Environment / Hardware

Dumbo’s BioLite is carbon-neutral now

The company, which makes portable stoves that can also produce electricity, says it has offset its entire carbon footprint.

BioLite is being proactive about its environmental impact. (Courtesy photo)

The idea, prima facie, of a carbon-neutral stove company is almost impossible to grasp. The entire purpose of stoves is to burn carbon-based material and release its energy.
But, BioLite makes a different kind of stove.
Its HomeStove, which BioLite hopes will replace the open-air fires used by millions overseas to cook food, releases significantly less COinto the air, thanks to the way it’s made.
But as a company, BioLite produces CO2 in its shipping, manufacturing and basic functions. According to a new carbon audit from BioLite, it has an aggregate emissions footprint of 2,921 tons of CO2e. The offset that makes the company carbon-neutral now comes in the reduction of COits stoves provide in comparison to open-flame fires.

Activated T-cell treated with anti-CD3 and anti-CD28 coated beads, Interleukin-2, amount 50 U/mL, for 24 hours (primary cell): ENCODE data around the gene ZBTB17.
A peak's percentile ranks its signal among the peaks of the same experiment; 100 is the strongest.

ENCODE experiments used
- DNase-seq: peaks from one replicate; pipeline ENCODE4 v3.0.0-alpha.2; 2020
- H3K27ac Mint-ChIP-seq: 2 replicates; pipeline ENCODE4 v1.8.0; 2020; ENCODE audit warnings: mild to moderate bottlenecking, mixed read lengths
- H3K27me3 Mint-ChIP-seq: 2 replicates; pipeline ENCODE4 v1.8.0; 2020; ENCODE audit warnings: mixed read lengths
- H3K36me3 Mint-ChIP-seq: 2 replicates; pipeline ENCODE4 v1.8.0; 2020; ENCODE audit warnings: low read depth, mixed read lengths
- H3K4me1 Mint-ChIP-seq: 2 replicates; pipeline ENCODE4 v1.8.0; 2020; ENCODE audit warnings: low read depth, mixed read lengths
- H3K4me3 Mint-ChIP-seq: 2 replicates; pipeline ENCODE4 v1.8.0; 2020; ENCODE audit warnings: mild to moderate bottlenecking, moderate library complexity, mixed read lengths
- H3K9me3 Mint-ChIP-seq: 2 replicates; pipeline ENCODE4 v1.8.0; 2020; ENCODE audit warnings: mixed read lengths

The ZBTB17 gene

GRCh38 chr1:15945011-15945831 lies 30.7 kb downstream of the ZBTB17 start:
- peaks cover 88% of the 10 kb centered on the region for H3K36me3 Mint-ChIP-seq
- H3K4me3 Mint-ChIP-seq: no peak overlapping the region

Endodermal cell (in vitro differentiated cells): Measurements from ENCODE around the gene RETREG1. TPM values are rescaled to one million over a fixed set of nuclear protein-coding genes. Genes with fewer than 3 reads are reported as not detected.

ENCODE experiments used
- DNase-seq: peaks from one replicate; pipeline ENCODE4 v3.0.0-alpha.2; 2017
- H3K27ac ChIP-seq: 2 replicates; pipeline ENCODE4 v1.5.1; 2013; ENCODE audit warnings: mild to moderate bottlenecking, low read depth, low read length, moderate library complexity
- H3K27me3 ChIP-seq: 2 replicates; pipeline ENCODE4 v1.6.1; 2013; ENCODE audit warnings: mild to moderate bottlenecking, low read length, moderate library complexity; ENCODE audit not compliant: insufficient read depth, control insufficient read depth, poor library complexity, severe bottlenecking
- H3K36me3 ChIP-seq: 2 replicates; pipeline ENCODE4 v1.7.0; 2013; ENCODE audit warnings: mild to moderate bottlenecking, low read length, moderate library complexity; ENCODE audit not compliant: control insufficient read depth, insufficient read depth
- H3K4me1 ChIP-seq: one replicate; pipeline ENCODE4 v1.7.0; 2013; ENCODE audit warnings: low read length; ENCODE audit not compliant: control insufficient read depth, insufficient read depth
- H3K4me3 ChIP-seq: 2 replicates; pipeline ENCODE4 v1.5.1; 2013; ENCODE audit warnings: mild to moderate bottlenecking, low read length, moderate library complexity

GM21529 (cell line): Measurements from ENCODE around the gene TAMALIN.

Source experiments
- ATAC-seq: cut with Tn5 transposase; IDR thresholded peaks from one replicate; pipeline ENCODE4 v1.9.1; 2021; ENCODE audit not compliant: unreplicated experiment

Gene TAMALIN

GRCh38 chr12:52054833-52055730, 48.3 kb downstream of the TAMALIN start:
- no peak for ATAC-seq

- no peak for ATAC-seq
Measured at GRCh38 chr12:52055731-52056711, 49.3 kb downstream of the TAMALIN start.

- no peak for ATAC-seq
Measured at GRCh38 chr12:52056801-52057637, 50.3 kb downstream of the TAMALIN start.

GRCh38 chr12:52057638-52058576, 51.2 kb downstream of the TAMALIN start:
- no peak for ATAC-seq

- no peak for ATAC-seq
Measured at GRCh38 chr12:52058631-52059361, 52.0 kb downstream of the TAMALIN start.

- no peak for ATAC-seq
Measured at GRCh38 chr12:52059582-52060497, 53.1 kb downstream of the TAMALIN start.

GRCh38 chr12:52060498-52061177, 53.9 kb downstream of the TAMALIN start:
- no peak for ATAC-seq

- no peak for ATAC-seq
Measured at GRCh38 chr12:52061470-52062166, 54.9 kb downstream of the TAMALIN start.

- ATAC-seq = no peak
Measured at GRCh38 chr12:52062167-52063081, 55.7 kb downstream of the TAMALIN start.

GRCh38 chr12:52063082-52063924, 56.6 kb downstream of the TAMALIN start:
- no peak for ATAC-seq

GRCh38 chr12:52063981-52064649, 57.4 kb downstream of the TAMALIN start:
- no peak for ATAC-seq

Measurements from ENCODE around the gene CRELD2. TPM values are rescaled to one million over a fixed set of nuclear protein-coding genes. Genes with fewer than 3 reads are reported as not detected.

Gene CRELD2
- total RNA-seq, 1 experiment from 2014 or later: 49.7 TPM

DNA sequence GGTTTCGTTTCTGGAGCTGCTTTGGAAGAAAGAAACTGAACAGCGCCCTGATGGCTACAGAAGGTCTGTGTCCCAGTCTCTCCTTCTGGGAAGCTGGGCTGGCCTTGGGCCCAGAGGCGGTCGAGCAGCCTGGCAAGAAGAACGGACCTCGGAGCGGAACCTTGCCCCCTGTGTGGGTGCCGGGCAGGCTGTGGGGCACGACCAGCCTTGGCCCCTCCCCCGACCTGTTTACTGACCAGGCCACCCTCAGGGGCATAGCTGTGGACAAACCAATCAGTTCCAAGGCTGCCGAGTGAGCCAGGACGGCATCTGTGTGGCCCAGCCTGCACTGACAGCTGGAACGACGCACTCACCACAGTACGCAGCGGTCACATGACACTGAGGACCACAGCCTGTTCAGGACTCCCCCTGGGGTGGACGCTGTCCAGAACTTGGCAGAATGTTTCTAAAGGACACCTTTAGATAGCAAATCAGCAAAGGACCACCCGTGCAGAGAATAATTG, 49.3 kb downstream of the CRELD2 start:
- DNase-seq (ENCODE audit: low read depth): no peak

Read the full report

BioLite recently assessed its own emissions.

BioLite recently assessed its own emissions. (Courtesy image)

“A smoky open cooking fire emits as much CO2 annually as car in addition to other toxic byproducts that have devastating effects on health,” the company said in its announcement. “The BioLite HomeStove’s clean combustion technology cuts CO2 in half and reduces harmful emissions by up to 94%. The reduction in CO2 comes from requiring less fuel due to increased efficiency; this facilitates the dual benefit of lower greenhouse emissions as well as slowing deforestation by requiring less biomass for the same sized fire.”
We wrote about BioLite this summer, when it raised $5 million in a funding round.
We may not think of it as much of a problem in the United States, but open-flame fires are big elsewhere. Wood, peat, dung and other biomass-burning fires are a significant health concern in many parts of the world. According to the Poverty Action Lab, about 50 percent of the world’s households, and 95 percent of those in impoverished countries burn open-flame fires, leading to poorer health for many due to smoke inhalation, and to about 2 million deaths per year as a result.

Companies: BioLite
Series: Brooklyn

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